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Alternate 'Amazing Spider-Man' Suits


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As you can see in the images, a couple of the suits made some serious aesthetic changes to Spidey's eyes, but we think the final suit did it right, and the sequel gives him some buggier ones. But the coolest suit is the one that actually uses the webbing under the armpits, a staple of some of the designs in the comic books. In the end, the new suit wasn't much different, though it did have the texture of a basketball. These other designs look like a futuristic Spider-Man from space. We're not sure if all the designs are metallic because that's how they originally wanted the suit to appear, or if that's just how the computer renderings look.

The Amazing Spider-Man 2 is directed by Marc Webb and written by Jeff Pinker, Roberto Orci and Alex Kurtzman. Peter Parker (Andrew Garfield) finds, life is busy between taking out the bad guys as Spider-Man and spending time with the person he loves, Gwen (Emma Stone), high school graduation can't come quickly enough. Peter hasn't forgotten the promise he made to Gwen's father to protect her by staying away, but that's a promise he just can't keep. Things will change for Peter when a new villain, Electro (Jamie Foxx), emerges, an old friend, Harry Osborn (Dane DeHaan), returns, and Peter uncovers new clues about his past. Sony will release Amazing Spider-Man 2 in theaters next summer on May 2nd, 2014. Excited?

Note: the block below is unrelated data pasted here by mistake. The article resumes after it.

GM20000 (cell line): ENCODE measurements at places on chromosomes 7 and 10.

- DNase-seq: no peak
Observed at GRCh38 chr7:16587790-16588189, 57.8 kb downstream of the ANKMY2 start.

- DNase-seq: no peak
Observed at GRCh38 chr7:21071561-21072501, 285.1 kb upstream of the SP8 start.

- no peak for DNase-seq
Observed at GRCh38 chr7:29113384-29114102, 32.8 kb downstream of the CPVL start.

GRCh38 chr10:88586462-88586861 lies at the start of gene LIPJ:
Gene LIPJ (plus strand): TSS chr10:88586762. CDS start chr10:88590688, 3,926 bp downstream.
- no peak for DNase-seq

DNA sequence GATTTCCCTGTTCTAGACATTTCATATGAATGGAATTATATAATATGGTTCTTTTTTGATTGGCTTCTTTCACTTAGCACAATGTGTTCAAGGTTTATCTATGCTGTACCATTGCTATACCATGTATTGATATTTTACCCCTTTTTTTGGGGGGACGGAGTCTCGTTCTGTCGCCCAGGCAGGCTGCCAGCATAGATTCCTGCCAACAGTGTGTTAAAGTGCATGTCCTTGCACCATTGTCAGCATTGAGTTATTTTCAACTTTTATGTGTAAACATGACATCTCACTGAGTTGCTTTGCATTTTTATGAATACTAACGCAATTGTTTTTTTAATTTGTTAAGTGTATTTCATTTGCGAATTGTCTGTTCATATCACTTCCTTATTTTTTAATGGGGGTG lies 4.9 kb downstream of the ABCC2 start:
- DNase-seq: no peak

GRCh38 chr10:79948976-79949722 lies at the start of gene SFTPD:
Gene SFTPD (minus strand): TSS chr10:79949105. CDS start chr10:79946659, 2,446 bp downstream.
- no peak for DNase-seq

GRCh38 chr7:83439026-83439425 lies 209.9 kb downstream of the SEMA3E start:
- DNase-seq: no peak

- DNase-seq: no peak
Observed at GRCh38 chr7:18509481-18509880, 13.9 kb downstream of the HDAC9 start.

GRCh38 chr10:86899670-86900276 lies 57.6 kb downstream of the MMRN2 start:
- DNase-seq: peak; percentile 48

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Click here to view the Original Image Size


Click here to view the Original Image Size

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Record-Breaking Meteorite Crash on Moon Sparks Brightest Lunar Explosion Ever

The high-speed impact of a wayward space rock on the surface of the moon last year triggered the brightest lunar explosion ever seen, scientists say.